a pinch of sugar

1tbs lemon juice

1/2 tbs Worcestershire sauce

dash of Tabasco

5fl oz (150ml) good fish stock

1-1 1/2 sachets (0.4-0.6oz, 11-17g) gelatine

1/2 pint (290ml) whipping cream

2 egg whites

salt, pepper, and freshly grated nutmeg

For the cucumber salad: 1 cucumber, peeled and sliced thinly

4tbs white wine vinegar

2tsp salt

2tbs sugar

1 1/2 tbs chopped dill

pepper

Preparation: Chop the white flakes of crab and mix with the brown meat. Season with salt, pepper, nutmeg, a pinch of sugar, lemon juice, Worcestershire sauce and a few shakes of Tabasco. Melt the gelatine into the stock by whatever means you prefer and leave until tepid. Stir in the crabmeat mixture. Taste and adjust seasoning, adding more lemon, Worcestershire sauce or Tabasco as needed. Make the flavourings quite exaggerated as the cream will soften them. Chill until the mixture has the consistency of egg white.

Whip the cream until it forms soft peaks and fold into the crab mixture. Whisk the egg whites until they form soft peaks and fold those in, too. Spoon into a dampened 2 1/2-pint (1 1/2-litre) mould and smooth down lightly. Leave in the fridge to set for at least six hours.

To make the salad, mix the cucumber with the vinegar, salt and sugar and set aside for 1 hour or more. Just before serving, drain off the liquid and mix with the dill. Turn the mousse out and surround with cucumber salad.

PEACH, COCONUT AND LIME CREAM

Coconut milk and yoghurt provide the body of this pudding, with peaches and lime to flavour them. Serve on its own, or with more sliced fresh peaches, or other soft summer fruit.

Serves 6

Ingredients: 8oz (225g) unsweetened desiccated coconut

4 ripe peaches, skinned, pitted and roughly chopped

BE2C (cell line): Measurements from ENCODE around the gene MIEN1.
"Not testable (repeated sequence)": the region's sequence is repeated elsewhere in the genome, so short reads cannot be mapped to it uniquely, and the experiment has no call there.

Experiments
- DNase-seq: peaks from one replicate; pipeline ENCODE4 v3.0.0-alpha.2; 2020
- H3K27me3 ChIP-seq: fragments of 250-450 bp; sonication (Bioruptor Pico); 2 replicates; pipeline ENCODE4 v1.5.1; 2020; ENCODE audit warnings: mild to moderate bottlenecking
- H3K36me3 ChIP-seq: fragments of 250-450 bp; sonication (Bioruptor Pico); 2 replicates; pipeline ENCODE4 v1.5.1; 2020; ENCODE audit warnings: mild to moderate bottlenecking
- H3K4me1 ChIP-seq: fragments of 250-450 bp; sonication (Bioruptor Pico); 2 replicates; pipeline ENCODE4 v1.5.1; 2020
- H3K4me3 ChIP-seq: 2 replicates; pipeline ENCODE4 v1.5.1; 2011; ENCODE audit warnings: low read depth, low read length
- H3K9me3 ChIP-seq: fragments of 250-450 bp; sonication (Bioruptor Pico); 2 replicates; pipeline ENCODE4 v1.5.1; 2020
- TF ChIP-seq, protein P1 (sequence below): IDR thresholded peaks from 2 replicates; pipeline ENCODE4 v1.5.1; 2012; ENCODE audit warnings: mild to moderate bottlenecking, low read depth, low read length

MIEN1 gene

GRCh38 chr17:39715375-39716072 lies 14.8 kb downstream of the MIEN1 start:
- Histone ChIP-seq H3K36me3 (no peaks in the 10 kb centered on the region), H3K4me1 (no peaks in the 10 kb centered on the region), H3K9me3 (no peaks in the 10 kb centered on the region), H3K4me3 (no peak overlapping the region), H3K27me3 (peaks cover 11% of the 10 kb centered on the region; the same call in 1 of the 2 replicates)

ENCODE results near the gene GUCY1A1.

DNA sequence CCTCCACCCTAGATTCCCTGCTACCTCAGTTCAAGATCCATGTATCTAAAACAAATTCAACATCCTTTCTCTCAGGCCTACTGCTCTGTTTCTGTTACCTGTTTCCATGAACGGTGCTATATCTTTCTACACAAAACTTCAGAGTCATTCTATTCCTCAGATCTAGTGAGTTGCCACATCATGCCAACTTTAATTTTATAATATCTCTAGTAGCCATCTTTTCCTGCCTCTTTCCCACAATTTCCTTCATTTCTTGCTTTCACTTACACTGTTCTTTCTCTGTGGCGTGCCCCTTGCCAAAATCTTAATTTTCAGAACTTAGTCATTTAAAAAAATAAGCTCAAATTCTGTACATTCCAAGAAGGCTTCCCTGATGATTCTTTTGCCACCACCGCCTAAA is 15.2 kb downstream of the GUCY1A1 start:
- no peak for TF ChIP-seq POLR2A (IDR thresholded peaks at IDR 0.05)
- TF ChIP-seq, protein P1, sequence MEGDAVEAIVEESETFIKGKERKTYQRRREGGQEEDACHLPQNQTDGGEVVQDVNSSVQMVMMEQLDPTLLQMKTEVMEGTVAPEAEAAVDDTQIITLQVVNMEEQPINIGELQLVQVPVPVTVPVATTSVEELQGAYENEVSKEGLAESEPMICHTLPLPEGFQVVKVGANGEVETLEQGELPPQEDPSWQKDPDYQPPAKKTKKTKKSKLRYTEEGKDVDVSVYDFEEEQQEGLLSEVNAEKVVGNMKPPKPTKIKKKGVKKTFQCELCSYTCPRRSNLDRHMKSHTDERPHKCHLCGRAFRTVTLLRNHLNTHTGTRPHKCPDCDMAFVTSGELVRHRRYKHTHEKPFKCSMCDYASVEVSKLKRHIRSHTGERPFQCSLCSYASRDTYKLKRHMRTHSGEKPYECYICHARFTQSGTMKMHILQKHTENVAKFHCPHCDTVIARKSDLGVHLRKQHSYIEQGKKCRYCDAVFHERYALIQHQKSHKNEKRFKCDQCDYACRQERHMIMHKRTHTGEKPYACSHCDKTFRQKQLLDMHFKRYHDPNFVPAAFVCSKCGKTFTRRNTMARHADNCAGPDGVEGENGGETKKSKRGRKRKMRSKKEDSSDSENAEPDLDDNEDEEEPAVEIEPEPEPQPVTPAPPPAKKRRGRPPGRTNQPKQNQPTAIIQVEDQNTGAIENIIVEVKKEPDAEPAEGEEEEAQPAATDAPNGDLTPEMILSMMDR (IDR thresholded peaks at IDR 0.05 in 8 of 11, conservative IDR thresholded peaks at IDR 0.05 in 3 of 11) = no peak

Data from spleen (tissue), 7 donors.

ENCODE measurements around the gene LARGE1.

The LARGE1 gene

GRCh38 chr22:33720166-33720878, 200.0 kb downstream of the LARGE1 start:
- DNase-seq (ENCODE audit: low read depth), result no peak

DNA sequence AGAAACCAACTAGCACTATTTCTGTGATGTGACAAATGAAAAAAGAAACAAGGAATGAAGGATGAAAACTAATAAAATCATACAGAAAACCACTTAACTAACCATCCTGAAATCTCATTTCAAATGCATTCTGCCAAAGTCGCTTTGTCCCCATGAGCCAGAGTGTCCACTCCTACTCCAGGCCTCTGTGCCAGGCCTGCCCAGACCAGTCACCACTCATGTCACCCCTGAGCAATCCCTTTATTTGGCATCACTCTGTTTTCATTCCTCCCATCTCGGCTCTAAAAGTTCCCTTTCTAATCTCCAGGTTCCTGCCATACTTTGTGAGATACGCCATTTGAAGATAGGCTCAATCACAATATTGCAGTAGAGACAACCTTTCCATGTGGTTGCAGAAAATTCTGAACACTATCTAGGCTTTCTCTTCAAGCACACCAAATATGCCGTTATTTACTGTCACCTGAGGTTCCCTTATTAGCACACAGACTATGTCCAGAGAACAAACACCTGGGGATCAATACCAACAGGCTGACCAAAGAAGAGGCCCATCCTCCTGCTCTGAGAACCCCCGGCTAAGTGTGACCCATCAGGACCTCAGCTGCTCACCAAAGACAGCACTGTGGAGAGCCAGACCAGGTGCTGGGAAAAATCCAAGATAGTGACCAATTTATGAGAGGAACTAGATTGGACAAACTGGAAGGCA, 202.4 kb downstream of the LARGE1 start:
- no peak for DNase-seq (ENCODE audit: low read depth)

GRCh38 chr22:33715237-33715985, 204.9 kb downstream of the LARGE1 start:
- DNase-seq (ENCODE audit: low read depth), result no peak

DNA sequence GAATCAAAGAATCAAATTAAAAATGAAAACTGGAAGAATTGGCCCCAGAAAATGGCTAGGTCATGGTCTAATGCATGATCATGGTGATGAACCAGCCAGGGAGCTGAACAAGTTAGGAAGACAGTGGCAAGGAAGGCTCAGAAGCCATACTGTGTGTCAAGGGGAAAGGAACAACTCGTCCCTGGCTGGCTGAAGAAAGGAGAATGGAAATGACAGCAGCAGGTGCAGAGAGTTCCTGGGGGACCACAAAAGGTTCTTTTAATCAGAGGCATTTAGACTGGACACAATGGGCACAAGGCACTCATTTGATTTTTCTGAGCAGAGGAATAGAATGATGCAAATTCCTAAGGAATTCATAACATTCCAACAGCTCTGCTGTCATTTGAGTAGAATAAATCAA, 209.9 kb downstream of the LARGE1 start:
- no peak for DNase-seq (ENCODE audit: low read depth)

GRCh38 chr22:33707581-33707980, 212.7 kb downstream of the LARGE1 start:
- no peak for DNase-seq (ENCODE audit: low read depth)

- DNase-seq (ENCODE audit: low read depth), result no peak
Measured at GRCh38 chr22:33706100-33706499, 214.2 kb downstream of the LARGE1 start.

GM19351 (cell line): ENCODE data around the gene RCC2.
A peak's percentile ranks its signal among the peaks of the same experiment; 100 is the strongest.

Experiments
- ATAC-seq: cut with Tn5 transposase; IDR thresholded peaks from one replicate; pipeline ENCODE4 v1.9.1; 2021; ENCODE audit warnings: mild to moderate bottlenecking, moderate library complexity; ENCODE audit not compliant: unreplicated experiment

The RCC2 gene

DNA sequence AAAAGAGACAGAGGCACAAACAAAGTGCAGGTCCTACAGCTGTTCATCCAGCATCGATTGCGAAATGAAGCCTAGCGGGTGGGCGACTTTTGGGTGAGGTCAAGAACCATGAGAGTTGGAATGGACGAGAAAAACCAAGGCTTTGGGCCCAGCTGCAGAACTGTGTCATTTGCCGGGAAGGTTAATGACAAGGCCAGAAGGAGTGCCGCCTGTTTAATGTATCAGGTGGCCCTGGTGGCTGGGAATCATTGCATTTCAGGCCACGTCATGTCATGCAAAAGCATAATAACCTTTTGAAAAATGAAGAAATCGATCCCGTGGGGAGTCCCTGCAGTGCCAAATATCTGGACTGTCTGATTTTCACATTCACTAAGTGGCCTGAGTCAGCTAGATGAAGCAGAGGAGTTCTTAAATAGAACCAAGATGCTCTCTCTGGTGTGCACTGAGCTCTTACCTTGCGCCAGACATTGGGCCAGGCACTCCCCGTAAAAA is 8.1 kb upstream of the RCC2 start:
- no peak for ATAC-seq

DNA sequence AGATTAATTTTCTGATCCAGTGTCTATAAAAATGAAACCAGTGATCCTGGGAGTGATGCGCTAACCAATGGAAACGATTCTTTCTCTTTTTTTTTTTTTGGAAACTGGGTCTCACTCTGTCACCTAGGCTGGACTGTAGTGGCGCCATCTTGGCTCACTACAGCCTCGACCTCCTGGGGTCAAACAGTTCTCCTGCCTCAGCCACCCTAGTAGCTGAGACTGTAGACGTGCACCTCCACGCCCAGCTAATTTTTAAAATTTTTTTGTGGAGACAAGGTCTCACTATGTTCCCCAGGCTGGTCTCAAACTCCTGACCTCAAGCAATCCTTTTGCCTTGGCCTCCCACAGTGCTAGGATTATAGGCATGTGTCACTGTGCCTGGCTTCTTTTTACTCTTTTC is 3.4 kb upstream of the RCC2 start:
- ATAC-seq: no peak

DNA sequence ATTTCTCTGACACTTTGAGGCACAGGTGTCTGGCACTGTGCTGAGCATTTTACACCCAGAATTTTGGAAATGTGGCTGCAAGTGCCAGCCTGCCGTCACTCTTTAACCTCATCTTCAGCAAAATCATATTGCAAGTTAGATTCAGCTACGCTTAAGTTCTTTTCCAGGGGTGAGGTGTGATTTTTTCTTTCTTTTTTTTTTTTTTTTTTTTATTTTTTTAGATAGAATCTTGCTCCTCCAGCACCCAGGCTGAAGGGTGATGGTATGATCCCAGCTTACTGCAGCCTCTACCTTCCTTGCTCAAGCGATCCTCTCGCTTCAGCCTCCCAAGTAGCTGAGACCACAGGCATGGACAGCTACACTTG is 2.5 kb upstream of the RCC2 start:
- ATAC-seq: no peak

juice of 1 1/2 limes

3oz (85g) castor sugar

7fl oz (200ml) Greek yoghurt

1 sachet (0.4oz, 11g) powdered gelatine

3tbs hot water

icing sugar

Preparation: Take a tablespoon of the coconut and dry-fry it in a small, heavy pan over a high heat until lightly toasted. Reserve. Pour 1 pint (570ml) of boiling water over the rest of the coconut. Whiz briefly in a processor, then strain, squeezing the coconut to extract the last drops of 'milk'. Pour into a measuring jug. You will need a generous 1/2 pint (300ml), so if it is under, repeat the process and top up.

Wipe out the processor and process the peaches with the castor sugar. Mix with the coconut milk and lime juice, then strain. Taste and, if it needs more sweetening, stir in a little icing sugar.

Soften the gelatine in the hot water in whatever fashion suits you. When tepid, mix the peach-and-coconut into the gelatine (method above), and then stir until evenly mixed. Chill until it has the consistency of thick egg white, then fold in the yoghurt. Spoon into dampened 1 1/2-pint (1-litre) mould. Return to the fridge to chill for at least 4 hours.

Unmould just before serving and sprinkle with toasted coconut.

TAYBERRY AND REDCURRANT JELLY

This wonderful jelly is definitely for adults, not children. I like it best with tayberries and redcurrants, but you can substitute black or white currants, or double the quantity of tayberries.

Serves 6

Ingredients: 8oz (225g) tayberries or boysenberries, hulled

8oz (225g) redcurrants

8oz (225g) castor sugar

6fl oz (190ml) fruity red wine

1 sachet (0.4oz, 11g) gelatine

Preparation: Put the fruit into a pan with the sugar and 6tbs water. Bring gently to the boil, stirring to dissolve the sugar. Simmer for 5 mins, then strain, pushing through as much juice as possible. While still hot, sprinkle the gelatine over the juice, leave for 3 mins to soften, then stir to dissolve.

Stir in the wine. Pour into 6 wine glasses and leave to set in the fridge.